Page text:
Dr Steve Liddle CEng FRAeS, is a Vulcan to the Sky Trustee and Principal Aerodynamicist at Aston Martin Formula One Team. The articles here are republished from Steve’s occasional series on ‘the aerodynamics of the V-bombers’, that he writes on the Vulcan to the Sky Trust LinkedIn page.
The Vulcan was required to save Britain from an existential threat: the risk of war between industrialised nations, even as the debris was being cleared from the last one. The lessons of how to create a credible deterrent using nuclear bomber aircraft had been established – the attacking aircraft would need to fly above defending guns and at an extreme altitude where it might outpace and outmanoeuvre any fighter that could reach it. In 1947, nobody knew precisely how to create an aerodynamic design that allowed the combination of Mach number and lift capability to achieve this, but satisfying the need was still essential. It was necessary for the aircraft companies to experiment, explore the boundaries of the known science and eventually produce an engineered solution that was good enough, quickly enough.
Avro seized upon the properties of the delta wing, not initially because it was the best aerodynamic solution but might offer the best combination of achievable structure and performance. The tools available were primitive and the help of national wind tunnel facilities at the Royal Aircraft establishment was required to refine the first design, exposing the need to thin the proposed flying wing to the extent that a stub fuselage was needed. Scaled test aircraft were built and flown, in the process becoming the first UK delta planforms to take to the skies. At the point that work on the prototype was about to begin, large strides were being made in the understanding of how to subtly shape the aerofoil sections along the wing span to improve efficiency; the RAE and Avro team stopped work and incorporated them with speed into a further revised design. In August 1952, the white painted prototype took to the air under the pin-stripe suited command of Roly Falk. Recognisably a Vulcan, it was however almost triangular in shape and – although it might have been suspected – harboured a dark secret.
As the engine thrust gradually caught up with the airframe design and the prototypes explored their high altitude, high speed environment, a phenomenon known as buffet became obvious. The wing section shapes might have been the best that engineers had at the time, but they coped with rather than exploited the transonic flow that they working in. With strong shock waves forming on their surfaces, the flow separated and combined with the structure to cause heavy vibration. In the words of Avro test pilot Tony Blackman, “unless this buffet could be cured, the aircraft would be of no use as a bomber”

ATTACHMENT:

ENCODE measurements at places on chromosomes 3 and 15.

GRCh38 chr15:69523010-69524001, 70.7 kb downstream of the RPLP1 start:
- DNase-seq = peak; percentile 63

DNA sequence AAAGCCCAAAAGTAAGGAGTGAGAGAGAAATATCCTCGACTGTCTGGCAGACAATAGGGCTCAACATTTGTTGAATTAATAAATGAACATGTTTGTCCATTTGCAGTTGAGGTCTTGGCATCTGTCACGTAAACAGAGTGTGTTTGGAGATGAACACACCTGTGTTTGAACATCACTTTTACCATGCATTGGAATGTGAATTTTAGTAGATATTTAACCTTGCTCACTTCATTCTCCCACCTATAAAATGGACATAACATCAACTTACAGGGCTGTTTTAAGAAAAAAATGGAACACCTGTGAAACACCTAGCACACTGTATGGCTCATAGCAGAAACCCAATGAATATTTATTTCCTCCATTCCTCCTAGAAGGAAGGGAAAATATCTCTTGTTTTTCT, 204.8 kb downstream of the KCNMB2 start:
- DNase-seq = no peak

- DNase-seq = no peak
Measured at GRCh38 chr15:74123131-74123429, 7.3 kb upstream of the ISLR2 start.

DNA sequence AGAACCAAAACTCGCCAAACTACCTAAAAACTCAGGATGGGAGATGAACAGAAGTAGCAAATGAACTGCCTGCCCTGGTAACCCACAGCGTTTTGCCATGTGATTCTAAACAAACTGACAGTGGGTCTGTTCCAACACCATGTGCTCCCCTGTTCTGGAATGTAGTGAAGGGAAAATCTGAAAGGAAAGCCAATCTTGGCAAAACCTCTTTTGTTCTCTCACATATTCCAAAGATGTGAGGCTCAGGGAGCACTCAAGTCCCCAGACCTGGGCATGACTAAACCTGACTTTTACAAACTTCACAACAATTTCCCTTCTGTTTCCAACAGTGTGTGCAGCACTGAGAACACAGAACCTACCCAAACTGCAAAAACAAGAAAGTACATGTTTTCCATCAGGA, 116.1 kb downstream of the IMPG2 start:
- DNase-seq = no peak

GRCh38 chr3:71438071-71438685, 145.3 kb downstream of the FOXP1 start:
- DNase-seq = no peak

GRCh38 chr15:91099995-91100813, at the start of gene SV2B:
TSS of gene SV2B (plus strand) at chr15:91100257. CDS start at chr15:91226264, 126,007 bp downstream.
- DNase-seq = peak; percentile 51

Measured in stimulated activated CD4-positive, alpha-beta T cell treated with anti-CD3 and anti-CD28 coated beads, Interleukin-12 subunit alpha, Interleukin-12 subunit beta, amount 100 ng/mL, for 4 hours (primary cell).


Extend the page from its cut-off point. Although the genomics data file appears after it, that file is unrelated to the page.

Such was the need for the Vulcan’s projected capability, that by now production aircraft were moving down the line at Woodford. A solution needed to be found that could be quickly retrofitted to these machines, and it would come from the combined insight of Herbert Pearcey at NPL and Ken Newby at RAE. Pearcey is not particularly well known, but his understanding of how to make use of the transonic (mixed supersonic and subsonic) flow would prove extraordinarily powerful. He reasoned that the boundary between the external subsonic flow and the ‘bubble’ of acerated supersonic flow over the suction surface of an aerofoil leading edge, could act to reflect the expansion waves back as compression waves towards the surface. In doing so, they would slow down the air such that the inevitable shockwave further rearward could be much weaker and cost much less in terms of energy. Downstream, the flow had a chance to stay attached to the surface, rather than separating unsteadily and causing buffeting.
At the RAE, Ken Newby set to work in a rapid manner, using an existing Vulcan wing model and incorporating extended, drooped leading edges that conformed to the geometry required by Pearcey’s Supersonic expansion – isentropic compression technique. Owing to the large, lift generating suction peak that was now sustainable at the leading edge, the shape became known as the ‘Peaky’ aerofoil. Newby overcame many challenges, not least of which was how to even detect buffet in the wind tunnel using a rigid model, which of course would not vibrate in the same way as an aircraft structure. He reasoned that detecting the pressure trace at the trailing edge would give him a ‘surrogate’ parameter, which should correlated to flight measurements of buffet.